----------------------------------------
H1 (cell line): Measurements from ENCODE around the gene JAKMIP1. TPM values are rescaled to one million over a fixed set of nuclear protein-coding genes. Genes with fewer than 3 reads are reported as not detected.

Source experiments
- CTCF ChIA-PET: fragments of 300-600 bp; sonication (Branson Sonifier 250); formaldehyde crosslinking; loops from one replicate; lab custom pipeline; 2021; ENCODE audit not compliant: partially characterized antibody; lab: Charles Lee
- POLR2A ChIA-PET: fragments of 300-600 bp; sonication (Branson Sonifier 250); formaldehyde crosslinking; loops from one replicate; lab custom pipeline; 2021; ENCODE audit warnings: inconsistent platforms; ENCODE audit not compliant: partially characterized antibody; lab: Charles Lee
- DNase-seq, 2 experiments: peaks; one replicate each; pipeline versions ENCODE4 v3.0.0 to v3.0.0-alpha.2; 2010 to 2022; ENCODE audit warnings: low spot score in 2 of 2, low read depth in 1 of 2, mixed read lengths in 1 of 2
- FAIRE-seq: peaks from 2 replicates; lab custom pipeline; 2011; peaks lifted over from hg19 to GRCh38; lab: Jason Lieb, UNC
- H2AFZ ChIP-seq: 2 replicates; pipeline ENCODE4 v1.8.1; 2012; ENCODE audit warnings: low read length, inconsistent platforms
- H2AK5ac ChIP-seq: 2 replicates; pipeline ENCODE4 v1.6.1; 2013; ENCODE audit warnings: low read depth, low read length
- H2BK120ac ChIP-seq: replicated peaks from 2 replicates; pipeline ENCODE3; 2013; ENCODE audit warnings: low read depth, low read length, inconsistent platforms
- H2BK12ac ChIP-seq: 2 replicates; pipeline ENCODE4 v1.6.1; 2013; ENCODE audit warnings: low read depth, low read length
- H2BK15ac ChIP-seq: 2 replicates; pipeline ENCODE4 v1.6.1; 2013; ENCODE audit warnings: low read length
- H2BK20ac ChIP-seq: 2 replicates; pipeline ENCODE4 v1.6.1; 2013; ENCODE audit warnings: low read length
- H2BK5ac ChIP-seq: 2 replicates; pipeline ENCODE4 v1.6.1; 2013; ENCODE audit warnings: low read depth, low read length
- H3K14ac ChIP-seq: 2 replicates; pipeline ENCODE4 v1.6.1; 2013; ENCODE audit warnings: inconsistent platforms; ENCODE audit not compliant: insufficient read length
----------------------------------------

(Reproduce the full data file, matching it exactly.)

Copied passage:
H1 (cell line): Measurements from ENCODE around the gene JAKMIP1. TPM values are rescaled to one million over a fixed set of nuclear protein-coding genes. Genes with fewer than 3 reads are reported as not detected.

Source experiments
- CTCF ChIA-PET: fragments of 300-600 bp; sonication (Branson Sonifier 250); formaldehyde crosslinking; loops from one replicate; lab custom pipeline; 2021; ENCODE audit not compliant: partially characterized antibody; lab: Charles Lee
- POLR2A ChIA-PET: fragments of 300-600 bp; sonication (Branson Sonifier 250); formaldehyde crosslinking; loops from one replicate; lab custom pipeline; 2021; ENCODE audit warnings: inconsistent platforms; ENCODE audit not compliant: partially characterized antibody; lab: Charles Lee
- DNase-seq, 2 experiments: peaks; one replicate each; pipeline versions ENCODE4 v3.0.0 to v3.0.0-alpha.2; 2010 to 2022; ENCODE audit warnings: low spot score in 2 of 2, low read depth in 1 of 2, mixed read lengths in 1 of 2
- FAIRE-seq: peaks from 2 replicates; lab custom pipeline; 2011; peaks lifted over from hg19 to GRCh38; lab: Jason Lieb, UNC
- H2AFZ ChIP-seq: 2 replicates; pipeline ENCODE4 v1.8.1; 2012; ENCODE audit warnings: low read length, inconsistent platforms
- H2AK5ac ChIP-seq: 2 replicates; pipeline ENCODE4 v1.6.1; 2013; ENCODE audit warnings: low read depth, low read length
- H2BK120ac ChIP-seq: replicated peaks from 2 replicates; pipeline ENCODE3; 2013; ENCODE audit warnings: low read depth, low read length, inconsistent platforms
- H2BK12ac ChIP-seq: 2 replicates; pipeline ENCODE4 v1.6.1; 2013; ENCODE audit warnings: low read depth, low read length
- H2BK15ac ChIP-seq: 2 replicates; pipeline ENCODE4 v1.6.1; 2013; ENCODE audit warnings: low read length
- H2BK20ac ChIP-seq: 2 replicates; pipeline ENCODE4 v1.6.1; 2013; ENCODE audit warnings: low read length
- H2BK5ac ChIP-seq: 2 replicates; pipeline ENCODE4 v1.6.1; 2013; ENCODE audit warnings: low read depth, low read length
- H3K14ac ChIP-seq: 2 replicates; pipeline ENCODE4 v1.6.1; 2013; ENCODE audit warnings: inconsistent platforms; ENCODE audit not compliant: insufficient read length